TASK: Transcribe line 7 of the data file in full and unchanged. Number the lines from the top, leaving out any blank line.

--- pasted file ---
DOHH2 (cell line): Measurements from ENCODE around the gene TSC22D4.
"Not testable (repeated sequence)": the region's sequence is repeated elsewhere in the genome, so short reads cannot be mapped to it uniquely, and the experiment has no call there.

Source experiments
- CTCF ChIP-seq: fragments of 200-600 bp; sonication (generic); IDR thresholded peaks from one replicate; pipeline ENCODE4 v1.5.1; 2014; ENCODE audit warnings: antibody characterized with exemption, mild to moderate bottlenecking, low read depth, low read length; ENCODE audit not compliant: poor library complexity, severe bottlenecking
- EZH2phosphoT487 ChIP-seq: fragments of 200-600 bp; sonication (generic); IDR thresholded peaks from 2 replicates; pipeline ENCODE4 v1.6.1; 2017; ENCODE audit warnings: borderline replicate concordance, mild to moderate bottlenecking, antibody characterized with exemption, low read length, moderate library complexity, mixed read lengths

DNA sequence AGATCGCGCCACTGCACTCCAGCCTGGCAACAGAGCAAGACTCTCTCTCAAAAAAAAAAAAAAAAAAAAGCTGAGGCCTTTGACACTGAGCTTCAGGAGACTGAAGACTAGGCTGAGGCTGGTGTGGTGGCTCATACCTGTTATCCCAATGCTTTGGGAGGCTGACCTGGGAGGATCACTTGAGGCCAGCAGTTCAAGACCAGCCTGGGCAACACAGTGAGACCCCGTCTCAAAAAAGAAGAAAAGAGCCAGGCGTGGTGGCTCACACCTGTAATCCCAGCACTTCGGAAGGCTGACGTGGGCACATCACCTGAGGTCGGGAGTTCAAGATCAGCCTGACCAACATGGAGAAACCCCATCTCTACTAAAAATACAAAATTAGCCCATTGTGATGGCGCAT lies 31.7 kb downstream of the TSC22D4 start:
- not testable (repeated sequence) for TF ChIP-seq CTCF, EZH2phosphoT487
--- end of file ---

- not testable (repeated sequence) for TF ChIP-seq CTCF, EZH2phosphoT487